Timothy Snyder, historian at Yale, explains in this post why Crimea does not belong to Russia, except in Putin’s delusional, self-aggrandizing mind. Crimea, he explains, existed long before there was a Russian state. It has gone through many transformations, the most appalling of which was when Stalin deported its entire population, claiming that they were Nazis (sound familiar?).

It is a long and fascinating essay.

In a small excerpt, he writes:

Crimea is a district of Ukraine, as recognized by international law, and by treaties between Ukraine and the Russian Federation. Putin, however, has taken the view, for more than a decade now, that international law must yield to what he calls “civilization,” meaning his eccentric understanding of the past. The annoying features of the world that do not fit his scheme of the past are classified as alien, and illegitimate, and subject to destruction (Ukraine, for example).

The example of Crimea lays bare a problem within Putin’s thinking. The idea that there is some sort of immutable “civilization,” outside of time and human agency, always turns out to be based upon nothing. In the case of Crimea, Putin’s notion that the peninsula was “always” Russia is absurd, in almost more ways than one can count.

The Crimean Peninsula has been around for quite a long time, and Russia is a recent creation. What Putin has in mind when he speaks of eternity and is the baptism of a ruler of Kyiv, Valdimar, in 988. From this moment of purity, we are to understand, arose a timeless reality of Russian Crimea (and a Russian Ukraine). which we all must accept or be subject to violence. Crimea becomes “holy.”

It takes time to recount even a small portion of the ways in which this is nonsensical. First of all, the historical event itself is not at all clear. One source says that Valdimar was baptized in Crimea, as Putin likes to say; others that he was baptized in Kyiv. None of the sources date from the period itself, and so we cannot be certain that it took place at all, let alone of the locale. (If Valdimar was indeed baptized in Crimea, Putin’s logic would seem to suggest that the peninsula belongs to modern Greece, since the presumed site was part of Byzantium at the time.)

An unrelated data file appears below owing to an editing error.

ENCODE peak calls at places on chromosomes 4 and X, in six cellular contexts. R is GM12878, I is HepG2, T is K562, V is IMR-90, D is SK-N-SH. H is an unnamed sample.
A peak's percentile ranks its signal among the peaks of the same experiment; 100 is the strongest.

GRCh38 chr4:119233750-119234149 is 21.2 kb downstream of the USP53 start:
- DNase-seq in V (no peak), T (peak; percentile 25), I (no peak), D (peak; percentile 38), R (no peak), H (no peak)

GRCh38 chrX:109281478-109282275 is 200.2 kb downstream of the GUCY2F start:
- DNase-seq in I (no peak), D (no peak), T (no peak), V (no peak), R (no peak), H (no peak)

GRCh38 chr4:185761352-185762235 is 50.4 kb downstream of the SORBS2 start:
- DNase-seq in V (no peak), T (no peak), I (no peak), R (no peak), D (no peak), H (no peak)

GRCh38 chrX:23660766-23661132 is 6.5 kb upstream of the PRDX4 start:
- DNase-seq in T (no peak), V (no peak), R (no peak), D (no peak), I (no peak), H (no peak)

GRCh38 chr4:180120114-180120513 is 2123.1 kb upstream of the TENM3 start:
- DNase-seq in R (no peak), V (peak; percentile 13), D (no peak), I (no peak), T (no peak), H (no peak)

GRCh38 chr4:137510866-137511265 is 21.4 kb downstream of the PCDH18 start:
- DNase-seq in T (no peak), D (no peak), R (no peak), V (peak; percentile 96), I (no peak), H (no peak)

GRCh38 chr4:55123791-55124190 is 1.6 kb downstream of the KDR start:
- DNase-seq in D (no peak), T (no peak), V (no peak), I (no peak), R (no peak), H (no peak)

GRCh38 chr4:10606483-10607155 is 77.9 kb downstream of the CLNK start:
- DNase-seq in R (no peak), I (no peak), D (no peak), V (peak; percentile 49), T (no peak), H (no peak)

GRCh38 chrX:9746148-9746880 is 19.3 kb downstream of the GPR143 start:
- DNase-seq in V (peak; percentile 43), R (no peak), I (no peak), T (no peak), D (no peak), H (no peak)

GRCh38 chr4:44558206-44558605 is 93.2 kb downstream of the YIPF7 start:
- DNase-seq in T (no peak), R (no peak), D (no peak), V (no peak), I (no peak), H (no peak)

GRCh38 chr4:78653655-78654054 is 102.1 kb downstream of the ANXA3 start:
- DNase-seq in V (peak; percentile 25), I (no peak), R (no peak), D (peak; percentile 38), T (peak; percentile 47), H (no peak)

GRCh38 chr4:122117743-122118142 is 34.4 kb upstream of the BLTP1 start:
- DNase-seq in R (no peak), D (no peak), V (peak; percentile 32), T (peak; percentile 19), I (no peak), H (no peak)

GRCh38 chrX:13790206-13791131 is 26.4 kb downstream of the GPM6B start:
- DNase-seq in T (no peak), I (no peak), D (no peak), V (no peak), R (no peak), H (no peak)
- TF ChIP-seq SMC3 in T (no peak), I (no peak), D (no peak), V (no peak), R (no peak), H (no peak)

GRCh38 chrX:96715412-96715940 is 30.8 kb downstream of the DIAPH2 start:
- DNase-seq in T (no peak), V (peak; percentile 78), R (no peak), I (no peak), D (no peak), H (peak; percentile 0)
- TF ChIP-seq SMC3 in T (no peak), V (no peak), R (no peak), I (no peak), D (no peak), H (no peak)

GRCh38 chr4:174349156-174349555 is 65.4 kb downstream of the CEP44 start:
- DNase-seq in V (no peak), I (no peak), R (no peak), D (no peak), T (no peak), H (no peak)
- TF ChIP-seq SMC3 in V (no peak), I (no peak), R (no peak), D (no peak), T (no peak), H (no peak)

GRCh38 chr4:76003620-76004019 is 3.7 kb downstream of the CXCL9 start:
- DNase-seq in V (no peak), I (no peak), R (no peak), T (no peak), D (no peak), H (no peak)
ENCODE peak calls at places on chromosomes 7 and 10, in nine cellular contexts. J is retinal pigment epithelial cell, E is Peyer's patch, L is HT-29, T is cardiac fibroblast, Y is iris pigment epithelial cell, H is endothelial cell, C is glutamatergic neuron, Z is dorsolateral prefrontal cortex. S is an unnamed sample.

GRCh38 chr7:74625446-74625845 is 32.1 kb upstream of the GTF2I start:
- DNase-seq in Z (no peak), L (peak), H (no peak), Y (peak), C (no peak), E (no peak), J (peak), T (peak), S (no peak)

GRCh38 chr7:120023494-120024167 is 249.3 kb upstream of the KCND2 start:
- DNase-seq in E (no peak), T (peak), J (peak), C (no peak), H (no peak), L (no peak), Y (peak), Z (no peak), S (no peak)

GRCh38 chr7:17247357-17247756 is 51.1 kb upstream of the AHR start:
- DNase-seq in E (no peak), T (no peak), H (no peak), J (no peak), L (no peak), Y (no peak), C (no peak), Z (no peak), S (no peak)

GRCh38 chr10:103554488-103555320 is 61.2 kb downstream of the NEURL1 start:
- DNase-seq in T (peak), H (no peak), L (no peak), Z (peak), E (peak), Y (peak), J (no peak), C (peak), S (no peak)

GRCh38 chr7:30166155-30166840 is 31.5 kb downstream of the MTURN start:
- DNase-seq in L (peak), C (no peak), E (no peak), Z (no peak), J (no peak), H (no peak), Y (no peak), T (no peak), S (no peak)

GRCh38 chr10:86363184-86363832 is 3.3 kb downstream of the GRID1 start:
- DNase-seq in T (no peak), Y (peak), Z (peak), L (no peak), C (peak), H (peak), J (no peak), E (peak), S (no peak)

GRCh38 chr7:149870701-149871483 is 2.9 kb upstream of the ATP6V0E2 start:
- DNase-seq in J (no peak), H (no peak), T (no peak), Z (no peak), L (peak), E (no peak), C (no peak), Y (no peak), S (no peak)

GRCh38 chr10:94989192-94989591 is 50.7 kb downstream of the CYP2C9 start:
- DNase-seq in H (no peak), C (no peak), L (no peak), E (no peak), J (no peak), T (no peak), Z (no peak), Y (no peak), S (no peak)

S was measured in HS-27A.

Valdimar was, to put it gently, not a Russian. There were no Russians at the time. He was the leader of a clan of Scandinavian warlords who had established a state in Kyiv, having wrenched the city from the control of Khazars. His clan was settling down, and the conversion to Christianity was part of the effort to build a state. It was called “Rus,” apparently from a Finnish word for the slavetrading company that brought the Vikings to Kyiv in the first place. It was not called “Rus” because of anything to do with today’s Russia — nor could it have been, since there was no Russia then, and no state would bear that name for another seven hundred years. Moscow, the city, did not exist at the time.

Baptism, whatever its other merits, does not create some kind of timeless continuum of power over whatever range of territory some later figure chooses to designate. If it did, international relations would certainly look very different. When Emperor Constantine converted to Christianity, the Roman Empire controlled what is now Portugal, Spain, France, the Balkans, Israel, Turkey, North Africa… But we would be very surprised to hear an Italian leader (even now) cite Constantine’s baptism to claim all of these countries…